A few weeks spent on bodyweight training will increase our mobility and our awareness. Proprioception, or our body’s awareness of itself in space, is vital to lifting. If you remember the SRA curve discussion from last week/know the basic overload principle, we need to exert appropriate demands on our muscles to cause both energetic and mechanical adaptations to lead to body change and/or strength gains. Using the appropriate weight- not too heavy, not too light- will allow this to happen most efficiently. I don’t want to spend 8 years in the gym because I’m using too light of weight to cause muscular damage, but I also don’t want to destroy my joints because I’m using something that will hit that critical level in 3 reps. Balance/Goldilocks/sweet spot. Being able to self-correct form based on feel will allow us to determine if the weight we’re using is appropriate, or if our form is poor and we need to lighten up and retrain the movement pattern before continuing.

Increased proprioception will also prevent injury: our inherent or acquired strength in our muscles cannot be utilized to its full potential without decent proprioception; if the strength is there, but our muscles aren’t coordinated correctly, we are working at a less than ideal level and increasing our chances of injury. If we can feel that our spines are out of alignment or our hips are shifting or our shoulders aren’t in the right place, we can correct before the forces on the joint are too much to bear, causing a collapse, strain, or tear.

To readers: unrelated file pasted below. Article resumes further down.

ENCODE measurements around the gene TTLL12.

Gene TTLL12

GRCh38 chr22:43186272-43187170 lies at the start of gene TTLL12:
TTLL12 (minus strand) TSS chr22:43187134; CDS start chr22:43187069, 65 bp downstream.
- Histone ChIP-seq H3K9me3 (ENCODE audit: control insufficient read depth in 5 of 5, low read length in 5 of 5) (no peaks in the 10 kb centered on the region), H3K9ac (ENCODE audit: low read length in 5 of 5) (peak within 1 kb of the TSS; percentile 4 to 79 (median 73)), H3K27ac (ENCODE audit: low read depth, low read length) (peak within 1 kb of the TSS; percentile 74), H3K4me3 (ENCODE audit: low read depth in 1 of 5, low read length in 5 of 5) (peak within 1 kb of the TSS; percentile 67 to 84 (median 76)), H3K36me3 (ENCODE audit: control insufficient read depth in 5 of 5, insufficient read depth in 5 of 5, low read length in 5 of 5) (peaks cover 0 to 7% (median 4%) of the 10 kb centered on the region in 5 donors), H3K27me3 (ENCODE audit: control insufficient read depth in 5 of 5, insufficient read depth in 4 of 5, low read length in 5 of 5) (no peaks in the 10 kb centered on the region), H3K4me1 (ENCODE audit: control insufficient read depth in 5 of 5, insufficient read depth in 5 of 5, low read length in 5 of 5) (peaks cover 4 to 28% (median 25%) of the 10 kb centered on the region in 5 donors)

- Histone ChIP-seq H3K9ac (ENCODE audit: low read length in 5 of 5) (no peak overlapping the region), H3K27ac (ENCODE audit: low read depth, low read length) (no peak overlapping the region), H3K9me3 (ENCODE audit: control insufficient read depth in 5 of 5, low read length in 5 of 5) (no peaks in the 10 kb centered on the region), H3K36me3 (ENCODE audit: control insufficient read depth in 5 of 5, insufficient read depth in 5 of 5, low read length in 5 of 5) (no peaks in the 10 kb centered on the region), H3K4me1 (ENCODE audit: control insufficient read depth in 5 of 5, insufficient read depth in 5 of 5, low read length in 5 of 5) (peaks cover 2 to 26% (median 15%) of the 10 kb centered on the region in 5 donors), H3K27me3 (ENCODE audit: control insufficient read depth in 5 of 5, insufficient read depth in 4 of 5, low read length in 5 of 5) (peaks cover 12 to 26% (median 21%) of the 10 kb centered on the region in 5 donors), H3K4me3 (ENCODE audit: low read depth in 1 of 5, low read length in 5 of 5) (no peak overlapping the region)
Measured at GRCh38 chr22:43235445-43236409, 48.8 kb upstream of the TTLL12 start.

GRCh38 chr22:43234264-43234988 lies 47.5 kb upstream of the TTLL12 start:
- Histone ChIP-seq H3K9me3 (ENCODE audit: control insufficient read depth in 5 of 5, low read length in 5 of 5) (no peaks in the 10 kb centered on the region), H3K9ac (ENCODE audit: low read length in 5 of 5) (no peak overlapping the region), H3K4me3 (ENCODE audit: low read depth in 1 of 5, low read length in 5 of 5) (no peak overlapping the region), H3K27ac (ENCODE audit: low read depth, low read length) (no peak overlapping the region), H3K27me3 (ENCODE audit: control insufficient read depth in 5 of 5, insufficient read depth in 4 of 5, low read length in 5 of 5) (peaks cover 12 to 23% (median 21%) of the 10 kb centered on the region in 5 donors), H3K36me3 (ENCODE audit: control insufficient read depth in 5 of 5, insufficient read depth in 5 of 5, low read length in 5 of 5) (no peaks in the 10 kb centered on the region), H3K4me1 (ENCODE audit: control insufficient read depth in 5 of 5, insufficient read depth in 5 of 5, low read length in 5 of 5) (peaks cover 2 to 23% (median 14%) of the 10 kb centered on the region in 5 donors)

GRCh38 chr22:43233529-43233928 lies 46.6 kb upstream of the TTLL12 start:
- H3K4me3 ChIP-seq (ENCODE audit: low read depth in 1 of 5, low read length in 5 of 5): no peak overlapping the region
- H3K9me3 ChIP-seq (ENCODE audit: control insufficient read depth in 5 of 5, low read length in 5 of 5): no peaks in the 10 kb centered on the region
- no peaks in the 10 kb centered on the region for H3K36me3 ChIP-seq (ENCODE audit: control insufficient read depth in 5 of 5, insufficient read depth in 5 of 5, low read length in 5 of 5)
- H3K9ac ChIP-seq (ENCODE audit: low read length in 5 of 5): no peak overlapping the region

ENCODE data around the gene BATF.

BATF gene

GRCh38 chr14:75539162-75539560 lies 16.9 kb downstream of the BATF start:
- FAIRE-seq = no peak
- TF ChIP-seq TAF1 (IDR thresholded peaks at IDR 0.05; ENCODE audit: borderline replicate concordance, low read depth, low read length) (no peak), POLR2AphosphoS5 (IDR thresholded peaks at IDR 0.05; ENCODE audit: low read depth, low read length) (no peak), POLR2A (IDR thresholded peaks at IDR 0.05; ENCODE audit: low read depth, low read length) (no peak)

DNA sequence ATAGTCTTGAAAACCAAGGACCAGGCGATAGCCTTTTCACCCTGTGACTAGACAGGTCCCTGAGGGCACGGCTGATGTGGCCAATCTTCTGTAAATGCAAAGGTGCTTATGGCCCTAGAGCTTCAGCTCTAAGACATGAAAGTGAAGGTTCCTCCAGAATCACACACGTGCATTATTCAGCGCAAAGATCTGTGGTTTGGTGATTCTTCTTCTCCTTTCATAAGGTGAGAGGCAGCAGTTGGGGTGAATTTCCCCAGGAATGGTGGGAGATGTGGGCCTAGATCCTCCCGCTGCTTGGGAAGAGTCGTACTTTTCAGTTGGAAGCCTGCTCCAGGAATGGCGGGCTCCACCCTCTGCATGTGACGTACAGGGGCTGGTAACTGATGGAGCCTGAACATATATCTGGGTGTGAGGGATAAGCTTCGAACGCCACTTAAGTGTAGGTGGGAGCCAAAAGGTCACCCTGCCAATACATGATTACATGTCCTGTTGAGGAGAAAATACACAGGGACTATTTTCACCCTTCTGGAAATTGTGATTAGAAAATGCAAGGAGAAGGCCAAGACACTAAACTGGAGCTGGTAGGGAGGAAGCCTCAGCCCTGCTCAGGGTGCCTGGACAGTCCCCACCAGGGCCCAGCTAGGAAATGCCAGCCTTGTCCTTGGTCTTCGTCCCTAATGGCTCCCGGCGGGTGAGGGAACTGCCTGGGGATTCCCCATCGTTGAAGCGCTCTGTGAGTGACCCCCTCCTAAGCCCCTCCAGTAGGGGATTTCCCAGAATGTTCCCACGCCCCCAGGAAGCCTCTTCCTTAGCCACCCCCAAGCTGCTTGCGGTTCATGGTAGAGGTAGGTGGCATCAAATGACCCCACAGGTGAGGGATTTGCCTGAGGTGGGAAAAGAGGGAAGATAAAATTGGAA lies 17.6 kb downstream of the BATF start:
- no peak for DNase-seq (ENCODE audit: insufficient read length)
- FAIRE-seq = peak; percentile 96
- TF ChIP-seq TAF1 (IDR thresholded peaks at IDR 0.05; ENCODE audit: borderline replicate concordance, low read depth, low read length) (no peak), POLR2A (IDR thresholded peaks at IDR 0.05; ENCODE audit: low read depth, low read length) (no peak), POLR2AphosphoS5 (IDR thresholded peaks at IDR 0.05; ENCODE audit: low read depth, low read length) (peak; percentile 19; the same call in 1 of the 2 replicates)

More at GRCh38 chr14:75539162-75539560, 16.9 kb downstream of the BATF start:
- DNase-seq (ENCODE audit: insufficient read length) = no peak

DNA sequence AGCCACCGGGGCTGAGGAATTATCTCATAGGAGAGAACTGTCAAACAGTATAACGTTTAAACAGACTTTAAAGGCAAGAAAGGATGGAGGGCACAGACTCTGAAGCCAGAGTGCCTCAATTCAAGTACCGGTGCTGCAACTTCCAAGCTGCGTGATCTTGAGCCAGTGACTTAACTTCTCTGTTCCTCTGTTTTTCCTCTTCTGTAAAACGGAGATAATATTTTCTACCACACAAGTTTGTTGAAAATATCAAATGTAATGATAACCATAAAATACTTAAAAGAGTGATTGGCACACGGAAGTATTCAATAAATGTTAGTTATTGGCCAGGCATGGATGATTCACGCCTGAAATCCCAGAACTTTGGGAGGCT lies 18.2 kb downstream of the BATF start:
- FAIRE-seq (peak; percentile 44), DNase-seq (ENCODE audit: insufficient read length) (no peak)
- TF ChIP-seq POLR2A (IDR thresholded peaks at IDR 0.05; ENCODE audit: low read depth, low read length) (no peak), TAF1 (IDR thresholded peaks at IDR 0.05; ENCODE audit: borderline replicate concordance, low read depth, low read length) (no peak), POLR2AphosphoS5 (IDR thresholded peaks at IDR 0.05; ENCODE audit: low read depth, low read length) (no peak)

Better proprioception will also improve posture, which has a wide range of benefits, from better digestion, better sleep, less pain in joints, and better ability to produce force when lifting (and, therefore, bigger gains). A quote from Philadelphia University volleyball coach Tim Moyer:

“The better your posture is when you’re standing, sitting, or lying down (classified as static) and when you’re moving (classified as dynamic), the more force you will be able to both produce and absorb. This is because posture directly affects stability. If the body doesn’t feel stable, it won’t allow you to produce maximum force, because your protective mechanisms kick in. If you have good posture, on the other hand, you have better stability and thus the body will allow greater force to be produced.”